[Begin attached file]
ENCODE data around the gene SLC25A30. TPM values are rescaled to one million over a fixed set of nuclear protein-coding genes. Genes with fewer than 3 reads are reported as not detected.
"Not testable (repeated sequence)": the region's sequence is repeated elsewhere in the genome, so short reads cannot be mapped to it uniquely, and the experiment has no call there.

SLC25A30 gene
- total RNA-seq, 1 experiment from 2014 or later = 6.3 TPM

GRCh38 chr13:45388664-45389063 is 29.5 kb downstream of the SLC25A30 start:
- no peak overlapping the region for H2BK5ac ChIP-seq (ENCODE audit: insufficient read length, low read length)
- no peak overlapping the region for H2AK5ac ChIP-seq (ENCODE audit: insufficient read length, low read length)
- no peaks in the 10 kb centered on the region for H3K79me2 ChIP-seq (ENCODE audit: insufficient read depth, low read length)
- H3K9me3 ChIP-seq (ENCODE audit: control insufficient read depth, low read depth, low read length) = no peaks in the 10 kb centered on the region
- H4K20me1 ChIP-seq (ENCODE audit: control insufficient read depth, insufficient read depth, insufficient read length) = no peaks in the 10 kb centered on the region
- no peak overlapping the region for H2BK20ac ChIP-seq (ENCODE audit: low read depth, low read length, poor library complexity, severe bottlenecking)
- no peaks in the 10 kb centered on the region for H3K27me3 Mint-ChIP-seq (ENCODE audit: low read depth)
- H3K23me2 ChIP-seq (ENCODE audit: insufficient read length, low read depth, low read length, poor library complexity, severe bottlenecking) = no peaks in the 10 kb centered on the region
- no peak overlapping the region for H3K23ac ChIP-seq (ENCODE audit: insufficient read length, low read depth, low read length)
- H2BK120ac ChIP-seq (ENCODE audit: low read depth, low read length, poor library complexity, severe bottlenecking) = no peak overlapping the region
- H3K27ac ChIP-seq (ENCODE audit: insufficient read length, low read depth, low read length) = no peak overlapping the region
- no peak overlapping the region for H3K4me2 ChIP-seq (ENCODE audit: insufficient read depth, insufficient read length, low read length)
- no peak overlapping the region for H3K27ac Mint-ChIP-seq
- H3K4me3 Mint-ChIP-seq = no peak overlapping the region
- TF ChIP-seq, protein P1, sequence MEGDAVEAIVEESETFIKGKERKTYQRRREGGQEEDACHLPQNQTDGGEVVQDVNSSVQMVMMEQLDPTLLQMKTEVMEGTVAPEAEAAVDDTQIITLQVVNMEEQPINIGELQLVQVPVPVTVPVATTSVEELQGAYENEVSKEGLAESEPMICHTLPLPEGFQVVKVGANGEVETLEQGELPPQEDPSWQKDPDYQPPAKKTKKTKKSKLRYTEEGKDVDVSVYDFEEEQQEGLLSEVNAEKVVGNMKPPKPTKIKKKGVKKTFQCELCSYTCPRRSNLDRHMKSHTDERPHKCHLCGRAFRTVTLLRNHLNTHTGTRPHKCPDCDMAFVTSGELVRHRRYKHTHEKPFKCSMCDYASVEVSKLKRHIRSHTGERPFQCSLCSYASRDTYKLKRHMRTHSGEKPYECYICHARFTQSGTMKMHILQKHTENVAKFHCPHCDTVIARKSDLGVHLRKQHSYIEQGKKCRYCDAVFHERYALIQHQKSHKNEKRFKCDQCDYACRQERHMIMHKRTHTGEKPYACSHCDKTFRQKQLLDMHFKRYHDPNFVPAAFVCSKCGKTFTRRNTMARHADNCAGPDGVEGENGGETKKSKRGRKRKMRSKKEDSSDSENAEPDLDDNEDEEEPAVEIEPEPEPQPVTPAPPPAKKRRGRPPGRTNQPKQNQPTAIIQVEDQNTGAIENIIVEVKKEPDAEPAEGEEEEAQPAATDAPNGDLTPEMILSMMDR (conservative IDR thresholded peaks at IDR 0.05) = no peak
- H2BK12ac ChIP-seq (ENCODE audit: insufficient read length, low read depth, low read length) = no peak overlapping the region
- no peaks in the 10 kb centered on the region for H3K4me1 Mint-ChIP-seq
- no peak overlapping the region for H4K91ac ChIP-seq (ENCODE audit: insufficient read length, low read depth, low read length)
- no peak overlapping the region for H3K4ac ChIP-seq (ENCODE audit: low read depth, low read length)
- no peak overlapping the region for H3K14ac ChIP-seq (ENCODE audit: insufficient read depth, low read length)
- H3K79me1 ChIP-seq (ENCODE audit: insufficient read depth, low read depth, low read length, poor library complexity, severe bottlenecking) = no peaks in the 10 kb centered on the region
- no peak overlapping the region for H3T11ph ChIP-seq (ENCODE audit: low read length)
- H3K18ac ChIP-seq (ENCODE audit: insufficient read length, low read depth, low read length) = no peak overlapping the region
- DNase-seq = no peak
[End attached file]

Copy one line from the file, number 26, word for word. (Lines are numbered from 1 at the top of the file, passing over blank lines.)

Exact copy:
- H3K79me1 ChIP-seq (ENCODE audit: insufficient read depth, low read depth, low read length, poor library complexity, severe bottlenecking) = no peaks in the 10 kb centered on the region